New Delhi, India
International Conference on Peaceful Uses of Atomic Energy
It is always a great pleasure to visit India. I am especially honoured to speak at this International Conference on Peaceful Uses of Atomic Energy, part of the commemoration ceremonies to mark the centenary of the birth of Dr. Homi Bhabha.
Dr. Bhabha was an outstanding scientist and a great visionary, who built from scratch a comprehensive nuclear energy programme, based on self-reliance. Within little more than a generation, he made India a significant player in the world of peaceful nuclear energy.
His far-sightedness in launching systematic training for nuclear scientists and engineers is still showing results today. Indeed, in this very room we see some of the most distinguished alumni of the training school established by Dr. Bhabha in 1956 at the institution that now bears his name - the Bhabha Atomic Research Centre (BARC). They include my friend Dr. Anil Kakodkar, Chairman of the Indian Atomic Energy Commission.
Dr. Bhabha also had the foresight to build capacity in other areas of nuclear science, including in medicine and agriculture. He was an influential figure in the birth of the International Atomic Energy Agency, which I have had the honour to lead for the past 12 years. He was Chair of the first International Conference on Peaceful Uses of Atomic Energy, held in Geneva in 1955, that laid the foundation for the launch of the IAEA two years later. Legend has it that Dr. Bhabha cast his vote in favour of Vienna as the seat of the Agency´s headquarters because of his great love for opera. As a music lover myself, I have special reason to be grateful to him. India has been a Member of the Board of Governors since the IAEA was established and many BARC alumni have served with distinction on the staff of the Agency.
Globally, the fortunes of nuclear energy have fluctuated since Dr. Bhabha´s untimely death in 1966. The low point was undoubtedly the Chernobyl disaster in 1986, which effectively halted the expansion in nuclear power in its tracks. However, the pendulum has swung back in the past 10 years or so and we look set for a significant expansion in global use of nuclear energy in the next 20 to 30 years. There are a number of reasons for this. The urgent and ever-growing need for energy, particularly in the developing part of the world, fluctuations in fossil fuel prices and climate change are major factors.
The world has accumulated more than 13,000 reactor-years of experience. Considerable improvements in safety since Chernobyl have been matched by improvements in efficiency. Nuclear plants are more economical to run, productivity has increased and there is less down-time for maintenance. The long-term stability of the cost of electricity generated by nuclear power is an important attraction. Public attitudes towards nuclear energy have become more positive in the past decade. But the nuclear industry needs to remain open and transparent in order to generate and maintain public trust.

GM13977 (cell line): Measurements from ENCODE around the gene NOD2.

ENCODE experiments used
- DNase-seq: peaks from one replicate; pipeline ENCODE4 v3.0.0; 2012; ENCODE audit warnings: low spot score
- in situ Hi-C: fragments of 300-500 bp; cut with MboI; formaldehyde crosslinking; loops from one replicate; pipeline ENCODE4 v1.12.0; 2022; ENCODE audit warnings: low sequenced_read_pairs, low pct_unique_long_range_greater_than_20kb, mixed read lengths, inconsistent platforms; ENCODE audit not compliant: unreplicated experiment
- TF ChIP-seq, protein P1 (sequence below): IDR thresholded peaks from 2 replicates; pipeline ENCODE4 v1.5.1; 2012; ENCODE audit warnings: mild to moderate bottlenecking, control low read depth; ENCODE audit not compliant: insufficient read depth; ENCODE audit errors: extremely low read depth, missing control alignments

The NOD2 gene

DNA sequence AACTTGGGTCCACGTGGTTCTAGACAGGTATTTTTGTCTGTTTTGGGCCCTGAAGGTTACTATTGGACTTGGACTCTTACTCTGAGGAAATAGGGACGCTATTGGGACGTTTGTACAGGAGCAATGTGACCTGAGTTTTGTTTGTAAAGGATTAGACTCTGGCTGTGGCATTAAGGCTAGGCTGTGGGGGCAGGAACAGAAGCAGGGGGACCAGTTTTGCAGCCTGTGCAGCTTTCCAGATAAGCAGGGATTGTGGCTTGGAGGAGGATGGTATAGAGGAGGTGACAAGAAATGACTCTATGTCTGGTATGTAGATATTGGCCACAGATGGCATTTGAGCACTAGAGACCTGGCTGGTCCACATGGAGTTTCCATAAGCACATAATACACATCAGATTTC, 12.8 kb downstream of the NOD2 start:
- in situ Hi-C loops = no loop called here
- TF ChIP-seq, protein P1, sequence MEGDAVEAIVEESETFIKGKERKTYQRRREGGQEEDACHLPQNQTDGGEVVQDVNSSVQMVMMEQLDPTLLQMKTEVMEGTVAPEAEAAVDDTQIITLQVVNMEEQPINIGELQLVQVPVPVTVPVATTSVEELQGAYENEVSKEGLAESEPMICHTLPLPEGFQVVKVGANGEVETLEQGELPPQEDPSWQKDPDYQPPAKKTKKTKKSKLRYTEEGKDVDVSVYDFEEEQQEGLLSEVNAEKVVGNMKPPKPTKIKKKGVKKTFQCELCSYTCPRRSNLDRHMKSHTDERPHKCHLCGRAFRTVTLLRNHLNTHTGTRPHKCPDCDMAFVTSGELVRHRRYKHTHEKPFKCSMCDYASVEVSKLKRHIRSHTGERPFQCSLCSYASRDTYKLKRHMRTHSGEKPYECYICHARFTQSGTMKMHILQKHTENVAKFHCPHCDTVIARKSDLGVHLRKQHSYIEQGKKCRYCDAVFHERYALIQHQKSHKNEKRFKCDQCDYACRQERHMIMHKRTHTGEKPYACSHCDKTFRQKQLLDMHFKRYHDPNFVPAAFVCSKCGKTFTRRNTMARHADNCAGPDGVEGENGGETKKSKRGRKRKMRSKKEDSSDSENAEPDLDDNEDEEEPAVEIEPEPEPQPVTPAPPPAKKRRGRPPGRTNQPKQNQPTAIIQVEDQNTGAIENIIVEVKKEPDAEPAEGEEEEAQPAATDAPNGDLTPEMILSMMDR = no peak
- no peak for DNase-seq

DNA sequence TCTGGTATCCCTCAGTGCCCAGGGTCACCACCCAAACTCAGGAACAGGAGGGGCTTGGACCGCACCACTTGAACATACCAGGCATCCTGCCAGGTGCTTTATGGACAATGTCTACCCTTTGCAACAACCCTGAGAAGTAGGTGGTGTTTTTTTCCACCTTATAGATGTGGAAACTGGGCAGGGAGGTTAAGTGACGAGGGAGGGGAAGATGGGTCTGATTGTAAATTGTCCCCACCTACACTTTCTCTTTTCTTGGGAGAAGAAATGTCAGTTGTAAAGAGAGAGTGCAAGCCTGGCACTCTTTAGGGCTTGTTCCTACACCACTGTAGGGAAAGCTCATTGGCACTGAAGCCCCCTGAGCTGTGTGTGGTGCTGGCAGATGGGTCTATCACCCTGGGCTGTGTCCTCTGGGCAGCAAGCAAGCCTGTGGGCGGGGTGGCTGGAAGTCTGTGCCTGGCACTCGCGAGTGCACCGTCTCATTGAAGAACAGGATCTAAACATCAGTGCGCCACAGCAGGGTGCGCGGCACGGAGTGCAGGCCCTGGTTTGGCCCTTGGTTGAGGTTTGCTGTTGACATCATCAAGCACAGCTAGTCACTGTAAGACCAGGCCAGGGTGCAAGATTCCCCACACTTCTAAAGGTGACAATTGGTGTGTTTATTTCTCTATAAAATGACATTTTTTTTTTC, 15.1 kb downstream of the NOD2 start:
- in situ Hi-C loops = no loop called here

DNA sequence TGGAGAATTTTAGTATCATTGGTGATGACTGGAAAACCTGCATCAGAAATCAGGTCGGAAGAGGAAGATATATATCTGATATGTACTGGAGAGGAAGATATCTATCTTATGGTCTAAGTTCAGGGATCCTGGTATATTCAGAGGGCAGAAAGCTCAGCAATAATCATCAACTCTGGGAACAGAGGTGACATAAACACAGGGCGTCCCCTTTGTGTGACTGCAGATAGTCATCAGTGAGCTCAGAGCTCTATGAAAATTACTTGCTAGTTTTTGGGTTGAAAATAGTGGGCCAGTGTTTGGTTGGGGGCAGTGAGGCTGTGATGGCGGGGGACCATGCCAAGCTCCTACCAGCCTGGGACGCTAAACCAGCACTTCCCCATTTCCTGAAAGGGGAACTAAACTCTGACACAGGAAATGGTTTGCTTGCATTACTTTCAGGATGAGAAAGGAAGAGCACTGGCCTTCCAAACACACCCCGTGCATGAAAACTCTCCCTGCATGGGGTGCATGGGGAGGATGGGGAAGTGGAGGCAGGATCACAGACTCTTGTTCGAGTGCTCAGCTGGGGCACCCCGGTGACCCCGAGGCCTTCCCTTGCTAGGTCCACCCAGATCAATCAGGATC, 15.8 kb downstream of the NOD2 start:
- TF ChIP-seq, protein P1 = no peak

Despite the global economic crisis, the IAEA´s latest projections continue to show a significant increase in nuclear generating capacity in the medium term. The low projection is now for 511 GW(e) of generating capacity in 2030, compared to 370 GW(e) today. The high projection is for 807 GW(e), more than a doubling from present levels.
Most of the 30 countries already using nuclear energy plan to expand their output. Scores of countries - mostly in the developing world - have informed the IAEA that they might be interested in launching nuclear power programmes. Of these, 12 countries are actively considering nuclear power. Growth targets have been raised significantly here in India, as well as in China and in the Russian Federation. Asia remains the focus of growth in nuclear power, not least because of this region´s robust economic growth.
Every country has the right to add nuclear power to its energy mix, as well as a duty to do it responsibly. That means adhering to the highest safety and security standards and ensuring that nuclear material is not diverted from peaceful to military purposes. Demand for the IAEA´s services in all three areas - safety, security and safeguards - has grown exponentially in the past two decades and will continue to increase as more and more countries build nuclear power reactors.